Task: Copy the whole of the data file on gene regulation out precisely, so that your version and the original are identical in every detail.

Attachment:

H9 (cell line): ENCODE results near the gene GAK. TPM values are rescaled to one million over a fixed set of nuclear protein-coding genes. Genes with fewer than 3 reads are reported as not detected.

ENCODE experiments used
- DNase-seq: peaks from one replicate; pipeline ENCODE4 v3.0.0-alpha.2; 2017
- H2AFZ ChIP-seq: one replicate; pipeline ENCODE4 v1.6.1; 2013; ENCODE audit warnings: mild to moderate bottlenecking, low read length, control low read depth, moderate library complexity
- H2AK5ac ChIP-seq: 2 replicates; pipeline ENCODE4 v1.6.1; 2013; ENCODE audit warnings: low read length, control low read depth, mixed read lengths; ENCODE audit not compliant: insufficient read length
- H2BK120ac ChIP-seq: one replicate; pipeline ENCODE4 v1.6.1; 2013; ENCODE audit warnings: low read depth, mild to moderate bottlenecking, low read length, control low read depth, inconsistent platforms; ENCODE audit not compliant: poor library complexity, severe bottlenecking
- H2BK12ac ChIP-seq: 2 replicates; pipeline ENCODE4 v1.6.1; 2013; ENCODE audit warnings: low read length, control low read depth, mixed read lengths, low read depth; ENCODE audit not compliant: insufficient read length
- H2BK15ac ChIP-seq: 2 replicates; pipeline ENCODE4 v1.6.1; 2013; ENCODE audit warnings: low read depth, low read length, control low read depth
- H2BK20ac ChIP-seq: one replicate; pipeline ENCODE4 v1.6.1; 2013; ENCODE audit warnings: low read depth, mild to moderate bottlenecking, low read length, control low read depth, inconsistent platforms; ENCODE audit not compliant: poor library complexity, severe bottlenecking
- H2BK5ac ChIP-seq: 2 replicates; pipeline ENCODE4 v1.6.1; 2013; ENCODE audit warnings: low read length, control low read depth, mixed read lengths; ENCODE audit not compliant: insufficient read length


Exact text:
H9 (cell line): ENCODE results near the gene GAK. TPM values are rescaled to one million over a fixed set of nuclear protein-coding genes. Genes with fewer than 3 reads are reported as not detected.

ENCODE experiments used
- DNase-seq: peaks from one replicate; pipeline ENCODE4 v3.0.0-alpha.2; 2017
- H2AFZ ChIP-seq: one replicate; pipeline ENCODE4 v1.6.1; 2013; ENCODE audit warnings: mild to moderate bottlenecking, low read length, control low read depth, moderate library complexity
- H2AK5ac ChIP-seq: 2 replicates; pipeline ENCODE4 v1.6.1; 2013; ENCODE audit warnings: low read length, control low read depth, mixed read lengths; ENCODE audit not compliant: insufficient read length
- H2BK120ac ChIP-seq: one replicate; pipeline ENCODE4 v1.6.1; 2013; ENCODE audit warnings: low read depth, mild to moderate bottlenecking, low read length, control low read depth, inconsistent platforms; ENCODE audit not compliant: poor library complexity, severe bottlenecking
- H2BK12ac ChIP-seq: 2 replicates; pipeline ENCODE4 v1.6.1; 2013; ENCODE audit warnings: low read length, control low read depth, mixed read lengths, low read depth; ENCODE audit not compliant: insufficient read length
- H2BK15ac ChIP-seq: 2 replicates; pipeline ENCODE4 v1.6.1; 2013; ENCODE audit warnings: low read depth, low read length, control low read depth
- H2BK20ac ChIP-seq: one replicate; pipeline ENCODE4 v1.6.1; 2013; ENCODE audit warnings: low read depth, mild to moderate bottlenecking, low read length, control low read depth, inconsistent platforms; ENCODE audit not compliant: poor library complexity, severe bottlenecking
- H2BK5ac ChIP-seq: 2 replicates; pipeline ENCODE4 v1.6.1; 2013; ENCODE audit warnings: low read length, control low read depth, mixed read lengths; ENCODE audit not compliant: insufficient read length